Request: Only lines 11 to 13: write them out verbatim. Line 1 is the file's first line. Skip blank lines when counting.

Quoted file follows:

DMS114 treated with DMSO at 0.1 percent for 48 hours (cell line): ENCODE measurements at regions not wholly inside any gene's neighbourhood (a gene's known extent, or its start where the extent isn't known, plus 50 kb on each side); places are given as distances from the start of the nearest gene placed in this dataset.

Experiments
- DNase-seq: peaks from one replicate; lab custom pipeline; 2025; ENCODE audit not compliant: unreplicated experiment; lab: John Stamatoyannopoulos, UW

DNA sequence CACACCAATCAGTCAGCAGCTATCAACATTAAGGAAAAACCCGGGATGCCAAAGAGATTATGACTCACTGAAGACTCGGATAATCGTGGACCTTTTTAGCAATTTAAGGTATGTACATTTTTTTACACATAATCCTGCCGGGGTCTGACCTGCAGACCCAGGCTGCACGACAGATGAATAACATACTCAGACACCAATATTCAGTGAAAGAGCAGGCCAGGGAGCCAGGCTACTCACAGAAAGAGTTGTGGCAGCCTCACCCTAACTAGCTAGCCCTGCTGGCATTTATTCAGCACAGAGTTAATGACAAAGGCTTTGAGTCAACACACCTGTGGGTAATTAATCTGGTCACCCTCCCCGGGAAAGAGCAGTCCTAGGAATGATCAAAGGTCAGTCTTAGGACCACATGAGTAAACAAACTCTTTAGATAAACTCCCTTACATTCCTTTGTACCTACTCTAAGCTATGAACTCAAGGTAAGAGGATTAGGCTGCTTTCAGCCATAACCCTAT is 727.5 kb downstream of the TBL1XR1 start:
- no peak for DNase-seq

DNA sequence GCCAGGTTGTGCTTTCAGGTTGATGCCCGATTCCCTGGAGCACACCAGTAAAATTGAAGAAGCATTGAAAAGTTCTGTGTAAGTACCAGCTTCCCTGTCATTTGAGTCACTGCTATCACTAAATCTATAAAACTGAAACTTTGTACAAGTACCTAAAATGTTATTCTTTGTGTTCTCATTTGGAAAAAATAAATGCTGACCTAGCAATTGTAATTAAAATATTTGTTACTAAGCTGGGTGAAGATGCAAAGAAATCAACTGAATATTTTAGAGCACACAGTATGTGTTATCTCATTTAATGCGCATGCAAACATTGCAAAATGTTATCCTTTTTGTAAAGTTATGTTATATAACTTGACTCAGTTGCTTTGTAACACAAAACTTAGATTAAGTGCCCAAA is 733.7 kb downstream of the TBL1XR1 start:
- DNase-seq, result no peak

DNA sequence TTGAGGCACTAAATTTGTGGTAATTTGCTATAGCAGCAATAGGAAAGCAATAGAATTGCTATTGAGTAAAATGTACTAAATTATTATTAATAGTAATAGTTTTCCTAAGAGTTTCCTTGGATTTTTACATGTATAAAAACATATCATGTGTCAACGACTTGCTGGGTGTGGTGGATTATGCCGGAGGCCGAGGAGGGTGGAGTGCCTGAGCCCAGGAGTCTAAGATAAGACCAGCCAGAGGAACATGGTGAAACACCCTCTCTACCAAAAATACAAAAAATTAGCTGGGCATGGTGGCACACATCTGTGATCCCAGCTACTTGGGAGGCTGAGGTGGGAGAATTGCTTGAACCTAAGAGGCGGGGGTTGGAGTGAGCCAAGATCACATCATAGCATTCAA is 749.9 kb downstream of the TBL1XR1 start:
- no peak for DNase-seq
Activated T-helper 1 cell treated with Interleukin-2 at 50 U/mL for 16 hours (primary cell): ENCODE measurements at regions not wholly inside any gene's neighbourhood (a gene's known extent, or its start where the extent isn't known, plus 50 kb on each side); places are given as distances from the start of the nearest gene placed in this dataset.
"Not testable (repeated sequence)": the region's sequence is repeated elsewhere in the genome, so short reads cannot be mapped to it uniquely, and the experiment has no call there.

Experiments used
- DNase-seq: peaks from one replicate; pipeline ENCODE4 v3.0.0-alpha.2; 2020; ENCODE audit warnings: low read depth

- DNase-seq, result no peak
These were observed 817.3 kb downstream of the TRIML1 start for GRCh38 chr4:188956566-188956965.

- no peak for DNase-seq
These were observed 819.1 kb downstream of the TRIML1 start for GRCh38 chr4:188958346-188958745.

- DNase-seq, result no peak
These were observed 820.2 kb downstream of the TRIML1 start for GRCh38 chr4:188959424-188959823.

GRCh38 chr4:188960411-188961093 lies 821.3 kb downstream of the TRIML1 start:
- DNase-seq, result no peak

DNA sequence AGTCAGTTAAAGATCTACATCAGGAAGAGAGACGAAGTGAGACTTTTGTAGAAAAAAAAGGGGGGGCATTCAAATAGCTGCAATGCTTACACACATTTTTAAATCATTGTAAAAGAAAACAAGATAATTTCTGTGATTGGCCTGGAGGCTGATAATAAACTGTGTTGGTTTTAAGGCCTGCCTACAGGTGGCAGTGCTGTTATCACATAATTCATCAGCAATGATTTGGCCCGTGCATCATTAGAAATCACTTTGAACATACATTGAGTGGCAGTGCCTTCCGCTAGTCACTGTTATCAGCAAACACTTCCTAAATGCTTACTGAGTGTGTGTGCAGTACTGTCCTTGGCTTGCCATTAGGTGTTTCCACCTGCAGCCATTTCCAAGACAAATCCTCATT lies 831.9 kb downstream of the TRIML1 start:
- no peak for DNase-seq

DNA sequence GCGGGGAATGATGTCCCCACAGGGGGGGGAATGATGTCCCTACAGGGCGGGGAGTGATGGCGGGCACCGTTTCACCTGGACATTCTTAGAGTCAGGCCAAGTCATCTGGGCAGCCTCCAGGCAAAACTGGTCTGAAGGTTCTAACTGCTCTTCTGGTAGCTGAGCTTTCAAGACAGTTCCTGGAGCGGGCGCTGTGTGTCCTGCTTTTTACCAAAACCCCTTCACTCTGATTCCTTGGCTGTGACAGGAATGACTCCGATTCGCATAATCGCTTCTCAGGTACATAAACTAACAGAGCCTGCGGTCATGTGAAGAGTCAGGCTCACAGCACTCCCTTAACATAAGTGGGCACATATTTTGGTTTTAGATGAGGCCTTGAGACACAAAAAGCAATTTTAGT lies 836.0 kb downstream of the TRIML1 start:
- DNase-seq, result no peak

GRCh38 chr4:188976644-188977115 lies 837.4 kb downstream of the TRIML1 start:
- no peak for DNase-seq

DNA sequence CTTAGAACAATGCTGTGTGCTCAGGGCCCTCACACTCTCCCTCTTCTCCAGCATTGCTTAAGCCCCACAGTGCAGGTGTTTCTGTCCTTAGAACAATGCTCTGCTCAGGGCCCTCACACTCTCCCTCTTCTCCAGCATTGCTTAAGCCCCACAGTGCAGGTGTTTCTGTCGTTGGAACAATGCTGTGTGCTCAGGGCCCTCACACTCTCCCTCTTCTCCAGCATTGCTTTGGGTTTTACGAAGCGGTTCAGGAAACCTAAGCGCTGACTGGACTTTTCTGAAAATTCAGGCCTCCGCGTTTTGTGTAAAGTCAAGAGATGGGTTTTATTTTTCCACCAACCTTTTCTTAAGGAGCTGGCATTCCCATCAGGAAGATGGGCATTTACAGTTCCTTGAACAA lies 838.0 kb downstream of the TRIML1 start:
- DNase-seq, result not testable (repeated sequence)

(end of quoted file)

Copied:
"Not testable (repeated sequence)": the region's sequence is repeated elsewhere in the genome, so short reads cannot be mapped to it uniquely, and the experiment has no call there.

Experiments used
- DNase-seq: peaks from one replicate; pipeline ENCODE4 v3.0.0-alpha.2; 2020; ENCODE audit warnings: low read depth